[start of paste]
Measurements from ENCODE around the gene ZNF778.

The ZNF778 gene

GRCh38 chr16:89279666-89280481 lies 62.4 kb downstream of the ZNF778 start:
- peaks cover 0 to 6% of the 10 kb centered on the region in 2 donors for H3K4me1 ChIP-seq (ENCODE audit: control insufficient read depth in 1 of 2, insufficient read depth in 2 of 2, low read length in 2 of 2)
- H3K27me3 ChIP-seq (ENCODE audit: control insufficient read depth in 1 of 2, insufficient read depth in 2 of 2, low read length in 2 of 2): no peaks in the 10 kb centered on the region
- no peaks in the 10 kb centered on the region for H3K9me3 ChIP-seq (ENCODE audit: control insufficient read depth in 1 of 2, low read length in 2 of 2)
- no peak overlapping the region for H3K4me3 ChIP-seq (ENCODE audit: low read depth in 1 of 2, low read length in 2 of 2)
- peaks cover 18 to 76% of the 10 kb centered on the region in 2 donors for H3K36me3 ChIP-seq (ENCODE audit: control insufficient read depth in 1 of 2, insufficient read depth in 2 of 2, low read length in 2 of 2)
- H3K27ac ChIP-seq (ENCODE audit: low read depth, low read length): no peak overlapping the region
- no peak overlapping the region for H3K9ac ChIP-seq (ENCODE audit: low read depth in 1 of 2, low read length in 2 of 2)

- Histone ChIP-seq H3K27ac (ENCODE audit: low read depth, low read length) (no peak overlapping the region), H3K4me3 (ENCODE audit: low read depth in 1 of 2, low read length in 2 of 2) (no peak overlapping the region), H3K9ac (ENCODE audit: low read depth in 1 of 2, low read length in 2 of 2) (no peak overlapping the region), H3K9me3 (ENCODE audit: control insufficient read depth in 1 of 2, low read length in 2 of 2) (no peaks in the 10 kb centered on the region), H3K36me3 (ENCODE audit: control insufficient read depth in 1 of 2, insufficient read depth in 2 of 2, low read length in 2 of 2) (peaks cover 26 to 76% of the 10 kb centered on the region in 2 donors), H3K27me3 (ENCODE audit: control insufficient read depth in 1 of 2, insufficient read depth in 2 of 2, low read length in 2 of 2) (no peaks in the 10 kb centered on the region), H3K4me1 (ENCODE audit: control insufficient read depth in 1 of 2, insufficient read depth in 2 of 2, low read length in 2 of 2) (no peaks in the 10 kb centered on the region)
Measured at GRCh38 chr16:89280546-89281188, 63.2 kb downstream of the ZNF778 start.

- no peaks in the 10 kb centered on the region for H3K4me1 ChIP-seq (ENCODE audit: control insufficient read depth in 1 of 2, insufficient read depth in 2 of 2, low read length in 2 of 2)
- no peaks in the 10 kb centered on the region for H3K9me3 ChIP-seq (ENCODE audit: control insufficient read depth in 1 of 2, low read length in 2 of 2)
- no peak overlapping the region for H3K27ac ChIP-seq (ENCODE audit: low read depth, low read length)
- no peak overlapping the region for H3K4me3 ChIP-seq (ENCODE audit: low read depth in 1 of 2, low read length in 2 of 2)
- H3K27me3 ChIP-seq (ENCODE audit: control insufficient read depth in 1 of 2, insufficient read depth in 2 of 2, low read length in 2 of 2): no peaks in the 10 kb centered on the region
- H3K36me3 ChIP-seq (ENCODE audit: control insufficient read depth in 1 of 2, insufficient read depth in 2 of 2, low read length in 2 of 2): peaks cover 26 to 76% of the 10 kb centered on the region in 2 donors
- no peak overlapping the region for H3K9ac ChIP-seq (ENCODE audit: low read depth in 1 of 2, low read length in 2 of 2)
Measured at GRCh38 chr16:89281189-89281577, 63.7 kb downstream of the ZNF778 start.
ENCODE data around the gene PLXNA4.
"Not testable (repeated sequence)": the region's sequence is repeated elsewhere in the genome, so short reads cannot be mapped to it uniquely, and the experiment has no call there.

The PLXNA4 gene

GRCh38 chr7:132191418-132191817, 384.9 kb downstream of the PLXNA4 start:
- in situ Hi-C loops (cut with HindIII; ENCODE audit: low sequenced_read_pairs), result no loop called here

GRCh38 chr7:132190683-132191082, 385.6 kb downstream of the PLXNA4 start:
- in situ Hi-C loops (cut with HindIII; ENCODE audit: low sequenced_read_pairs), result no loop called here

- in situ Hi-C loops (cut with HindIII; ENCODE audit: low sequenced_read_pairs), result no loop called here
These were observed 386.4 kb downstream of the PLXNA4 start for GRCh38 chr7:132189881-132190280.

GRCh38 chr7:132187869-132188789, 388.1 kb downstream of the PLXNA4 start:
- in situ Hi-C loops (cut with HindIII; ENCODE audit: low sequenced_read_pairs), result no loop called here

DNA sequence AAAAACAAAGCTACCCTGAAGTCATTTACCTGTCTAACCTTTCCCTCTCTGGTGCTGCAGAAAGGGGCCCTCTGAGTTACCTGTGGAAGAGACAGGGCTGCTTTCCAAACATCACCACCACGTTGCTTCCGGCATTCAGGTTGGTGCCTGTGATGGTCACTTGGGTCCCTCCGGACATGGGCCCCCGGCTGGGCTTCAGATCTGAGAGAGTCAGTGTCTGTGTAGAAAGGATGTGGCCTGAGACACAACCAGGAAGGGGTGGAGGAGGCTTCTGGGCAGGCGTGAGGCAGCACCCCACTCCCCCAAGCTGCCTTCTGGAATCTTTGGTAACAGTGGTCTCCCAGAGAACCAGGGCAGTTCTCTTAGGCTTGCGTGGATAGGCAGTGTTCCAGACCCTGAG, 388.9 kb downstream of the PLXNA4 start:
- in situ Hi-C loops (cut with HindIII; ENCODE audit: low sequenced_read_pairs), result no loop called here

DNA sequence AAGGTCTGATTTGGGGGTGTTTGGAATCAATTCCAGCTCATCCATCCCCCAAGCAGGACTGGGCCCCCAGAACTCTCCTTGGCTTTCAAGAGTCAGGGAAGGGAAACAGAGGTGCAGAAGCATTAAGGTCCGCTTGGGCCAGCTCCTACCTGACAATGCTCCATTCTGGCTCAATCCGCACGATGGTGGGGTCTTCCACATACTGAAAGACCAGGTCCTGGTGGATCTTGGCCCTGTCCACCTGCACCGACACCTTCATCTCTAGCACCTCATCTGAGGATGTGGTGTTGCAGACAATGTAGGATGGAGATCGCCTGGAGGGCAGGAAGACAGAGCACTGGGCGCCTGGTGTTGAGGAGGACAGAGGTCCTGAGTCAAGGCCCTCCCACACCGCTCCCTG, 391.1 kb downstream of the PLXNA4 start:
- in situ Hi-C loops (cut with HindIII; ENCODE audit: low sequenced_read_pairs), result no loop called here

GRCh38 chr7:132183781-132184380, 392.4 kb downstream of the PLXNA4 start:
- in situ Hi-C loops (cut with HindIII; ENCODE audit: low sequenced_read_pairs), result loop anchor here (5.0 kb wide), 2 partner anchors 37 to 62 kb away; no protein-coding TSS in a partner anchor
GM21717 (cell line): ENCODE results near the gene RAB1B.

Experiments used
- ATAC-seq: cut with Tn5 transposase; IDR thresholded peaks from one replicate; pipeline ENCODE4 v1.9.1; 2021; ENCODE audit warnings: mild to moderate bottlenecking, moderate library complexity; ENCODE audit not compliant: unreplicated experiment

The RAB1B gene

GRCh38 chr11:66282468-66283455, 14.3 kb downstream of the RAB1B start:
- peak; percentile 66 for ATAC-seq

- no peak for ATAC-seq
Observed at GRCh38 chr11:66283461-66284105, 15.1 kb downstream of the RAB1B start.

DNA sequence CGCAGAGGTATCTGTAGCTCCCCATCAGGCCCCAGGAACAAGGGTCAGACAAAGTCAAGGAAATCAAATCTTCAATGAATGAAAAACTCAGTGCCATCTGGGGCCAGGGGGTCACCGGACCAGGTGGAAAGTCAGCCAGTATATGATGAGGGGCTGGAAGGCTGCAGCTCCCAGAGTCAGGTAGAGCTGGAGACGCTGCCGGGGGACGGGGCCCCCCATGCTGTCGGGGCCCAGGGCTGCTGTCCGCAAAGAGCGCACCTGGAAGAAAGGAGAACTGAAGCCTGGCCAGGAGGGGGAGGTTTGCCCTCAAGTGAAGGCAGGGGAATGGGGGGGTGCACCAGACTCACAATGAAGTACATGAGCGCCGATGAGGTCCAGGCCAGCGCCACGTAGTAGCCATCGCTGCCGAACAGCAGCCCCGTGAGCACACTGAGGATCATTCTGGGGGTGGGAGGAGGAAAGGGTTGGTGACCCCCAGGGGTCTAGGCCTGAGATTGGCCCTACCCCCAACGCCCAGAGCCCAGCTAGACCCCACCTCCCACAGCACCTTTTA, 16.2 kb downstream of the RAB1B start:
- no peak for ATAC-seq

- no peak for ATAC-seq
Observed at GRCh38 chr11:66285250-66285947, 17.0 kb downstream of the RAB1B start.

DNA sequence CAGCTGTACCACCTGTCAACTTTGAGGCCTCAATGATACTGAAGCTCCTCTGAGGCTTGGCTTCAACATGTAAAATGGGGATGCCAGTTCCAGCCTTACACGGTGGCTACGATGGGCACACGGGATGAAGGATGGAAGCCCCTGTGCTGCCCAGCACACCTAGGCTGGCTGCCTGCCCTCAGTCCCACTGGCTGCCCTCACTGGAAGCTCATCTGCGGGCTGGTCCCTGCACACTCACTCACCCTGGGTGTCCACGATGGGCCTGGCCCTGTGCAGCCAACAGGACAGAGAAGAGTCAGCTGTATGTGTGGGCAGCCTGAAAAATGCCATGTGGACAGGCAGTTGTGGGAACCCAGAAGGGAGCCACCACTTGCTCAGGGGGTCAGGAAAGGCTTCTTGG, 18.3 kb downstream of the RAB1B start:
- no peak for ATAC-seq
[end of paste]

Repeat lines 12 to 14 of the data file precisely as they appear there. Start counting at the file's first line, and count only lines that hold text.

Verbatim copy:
Measured at GRCh38 chr16:89280546-89281188, 63.2 kb downstream of the ZNF778 start.

- no peaks in the 10 kb centered on the region for H3K4me1 ChIP-seq (ENCODE audit: control insufficient read depth in 1 of 2, insufficient read depth in 2 of 2, low read length in 2 of 2)
- no peaks in the 10 kb centered on the region for H3K9me3 ChIP-seq (ENCODE audit: control insufficient read depth in 1 of 2, low read length in 2 of 2)